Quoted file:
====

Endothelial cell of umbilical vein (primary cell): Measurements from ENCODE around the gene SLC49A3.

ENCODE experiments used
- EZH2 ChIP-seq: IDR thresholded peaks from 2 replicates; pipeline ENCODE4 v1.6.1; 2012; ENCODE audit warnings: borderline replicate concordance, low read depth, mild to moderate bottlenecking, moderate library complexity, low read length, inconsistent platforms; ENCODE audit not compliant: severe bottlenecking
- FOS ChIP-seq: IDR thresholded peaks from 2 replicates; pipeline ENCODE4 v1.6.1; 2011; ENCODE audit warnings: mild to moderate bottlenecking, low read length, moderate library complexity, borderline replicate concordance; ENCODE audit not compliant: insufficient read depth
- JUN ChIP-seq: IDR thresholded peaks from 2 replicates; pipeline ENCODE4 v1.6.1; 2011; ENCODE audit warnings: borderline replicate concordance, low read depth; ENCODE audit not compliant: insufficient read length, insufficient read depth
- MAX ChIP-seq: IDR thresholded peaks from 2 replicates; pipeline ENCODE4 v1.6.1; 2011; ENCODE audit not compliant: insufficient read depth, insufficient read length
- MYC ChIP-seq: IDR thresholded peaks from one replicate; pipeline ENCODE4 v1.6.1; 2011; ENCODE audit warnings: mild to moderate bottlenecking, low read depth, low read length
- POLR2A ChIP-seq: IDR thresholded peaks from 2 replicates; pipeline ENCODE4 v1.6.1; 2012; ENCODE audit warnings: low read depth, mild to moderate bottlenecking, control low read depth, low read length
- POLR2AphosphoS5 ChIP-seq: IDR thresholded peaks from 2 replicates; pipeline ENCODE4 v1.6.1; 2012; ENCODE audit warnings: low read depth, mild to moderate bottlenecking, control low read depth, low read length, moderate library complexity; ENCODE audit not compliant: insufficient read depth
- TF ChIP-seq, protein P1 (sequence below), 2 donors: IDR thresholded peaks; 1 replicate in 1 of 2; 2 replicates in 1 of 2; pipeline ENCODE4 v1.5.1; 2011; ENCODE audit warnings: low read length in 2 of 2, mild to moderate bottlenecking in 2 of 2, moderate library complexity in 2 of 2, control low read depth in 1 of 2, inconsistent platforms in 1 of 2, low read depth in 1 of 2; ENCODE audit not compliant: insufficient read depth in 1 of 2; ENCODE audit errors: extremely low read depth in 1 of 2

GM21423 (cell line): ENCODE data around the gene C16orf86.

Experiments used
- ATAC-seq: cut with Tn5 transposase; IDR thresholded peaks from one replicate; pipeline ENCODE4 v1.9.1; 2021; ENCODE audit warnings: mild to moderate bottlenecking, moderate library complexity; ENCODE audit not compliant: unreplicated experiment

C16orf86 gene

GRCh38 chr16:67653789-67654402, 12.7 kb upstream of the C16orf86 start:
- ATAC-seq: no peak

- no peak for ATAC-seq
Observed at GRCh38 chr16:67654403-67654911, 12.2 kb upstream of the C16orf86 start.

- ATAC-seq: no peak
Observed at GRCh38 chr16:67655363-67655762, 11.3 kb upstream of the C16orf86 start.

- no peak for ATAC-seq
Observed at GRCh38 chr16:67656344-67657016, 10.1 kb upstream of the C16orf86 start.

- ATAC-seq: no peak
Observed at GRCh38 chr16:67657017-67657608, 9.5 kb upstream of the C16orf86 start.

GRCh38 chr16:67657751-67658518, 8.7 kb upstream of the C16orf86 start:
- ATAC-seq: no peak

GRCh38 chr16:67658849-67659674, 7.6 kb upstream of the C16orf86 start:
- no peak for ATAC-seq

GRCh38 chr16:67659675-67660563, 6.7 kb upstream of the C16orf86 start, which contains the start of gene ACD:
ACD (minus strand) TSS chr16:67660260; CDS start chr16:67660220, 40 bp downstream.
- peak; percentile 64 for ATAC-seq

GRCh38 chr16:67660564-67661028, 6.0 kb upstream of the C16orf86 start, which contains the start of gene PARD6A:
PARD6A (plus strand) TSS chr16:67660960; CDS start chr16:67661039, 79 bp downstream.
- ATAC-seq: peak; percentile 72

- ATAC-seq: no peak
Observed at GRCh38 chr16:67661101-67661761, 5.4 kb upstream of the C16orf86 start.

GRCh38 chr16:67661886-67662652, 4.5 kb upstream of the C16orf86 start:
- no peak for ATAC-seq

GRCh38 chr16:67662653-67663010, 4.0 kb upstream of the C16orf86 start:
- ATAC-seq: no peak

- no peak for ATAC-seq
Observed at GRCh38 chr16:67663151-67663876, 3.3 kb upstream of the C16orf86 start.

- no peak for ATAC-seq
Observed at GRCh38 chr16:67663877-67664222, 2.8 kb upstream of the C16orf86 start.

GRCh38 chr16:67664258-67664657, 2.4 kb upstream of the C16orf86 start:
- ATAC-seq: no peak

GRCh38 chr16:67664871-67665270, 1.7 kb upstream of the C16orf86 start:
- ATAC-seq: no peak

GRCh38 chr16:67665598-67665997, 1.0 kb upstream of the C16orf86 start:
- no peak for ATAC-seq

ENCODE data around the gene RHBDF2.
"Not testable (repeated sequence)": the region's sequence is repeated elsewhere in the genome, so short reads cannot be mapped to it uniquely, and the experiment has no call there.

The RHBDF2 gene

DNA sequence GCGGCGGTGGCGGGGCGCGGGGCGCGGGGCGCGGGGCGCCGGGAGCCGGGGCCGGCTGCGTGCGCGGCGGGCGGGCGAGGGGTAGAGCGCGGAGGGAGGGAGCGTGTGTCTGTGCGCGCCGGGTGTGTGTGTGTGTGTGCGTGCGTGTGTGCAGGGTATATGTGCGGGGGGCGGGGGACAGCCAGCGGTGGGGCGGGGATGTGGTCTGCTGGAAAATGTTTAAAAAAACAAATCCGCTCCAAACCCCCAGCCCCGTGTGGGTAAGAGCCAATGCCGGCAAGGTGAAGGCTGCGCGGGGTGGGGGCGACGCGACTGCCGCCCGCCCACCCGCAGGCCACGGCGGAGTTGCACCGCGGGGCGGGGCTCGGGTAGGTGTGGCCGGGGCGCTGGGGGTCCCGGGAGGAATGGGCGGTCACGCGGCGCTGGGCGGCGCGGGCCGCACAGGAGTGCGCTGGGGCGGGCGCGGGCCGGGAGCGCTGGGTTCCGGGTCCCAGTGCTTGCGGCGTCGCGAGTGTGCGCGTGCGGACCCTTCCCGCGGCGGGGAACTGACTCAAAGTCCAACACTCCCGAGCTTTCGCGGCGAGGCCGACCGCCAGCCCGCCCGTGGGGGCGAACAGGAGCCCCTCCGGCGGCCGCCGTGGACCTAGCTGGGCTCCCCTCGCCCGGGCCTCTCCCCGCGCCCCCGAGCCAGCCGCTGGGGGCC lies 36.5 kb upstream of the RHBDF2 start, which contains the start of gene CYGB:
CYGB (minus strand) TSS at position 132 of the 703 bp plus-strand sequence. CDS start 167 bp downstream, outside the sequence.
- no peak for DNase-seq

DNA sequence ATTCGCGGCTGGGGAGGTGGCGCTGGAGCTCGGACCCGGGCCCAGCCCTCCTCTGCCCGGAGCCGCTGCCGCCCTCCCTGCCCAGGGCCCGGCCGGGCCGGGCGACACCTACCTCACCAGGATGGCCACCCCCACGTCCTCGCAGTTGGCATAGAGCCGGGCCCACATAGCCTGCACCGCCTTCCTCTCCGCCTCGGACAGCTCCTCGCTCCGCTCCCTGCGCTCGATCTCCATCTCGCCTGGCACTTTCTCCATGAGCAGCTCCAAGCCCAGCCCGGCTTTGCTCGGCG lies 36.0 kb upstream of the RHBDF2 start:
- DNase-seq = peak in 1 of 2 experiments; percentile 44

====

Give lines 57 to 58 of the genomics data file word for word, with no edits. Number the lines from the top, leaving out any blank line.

DNA sequence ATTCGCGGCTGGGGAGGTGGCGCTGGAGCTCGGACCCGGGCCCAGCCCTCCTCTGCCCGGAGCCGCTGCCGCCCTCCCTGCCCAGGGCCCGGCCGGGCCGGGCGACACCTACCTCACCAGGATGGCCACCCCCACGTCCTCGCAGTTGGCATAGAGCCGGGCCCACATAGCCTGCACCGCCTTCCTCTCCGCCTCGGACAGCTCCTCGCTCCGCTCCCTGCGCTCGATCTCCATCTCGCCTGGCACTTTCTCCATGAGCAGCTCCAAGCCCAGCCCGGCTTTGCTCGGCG lies 36.0 kb upstream of the RHBDF2 start:
- DNase-seq = peak in 1 of 2 experiments; percentile 44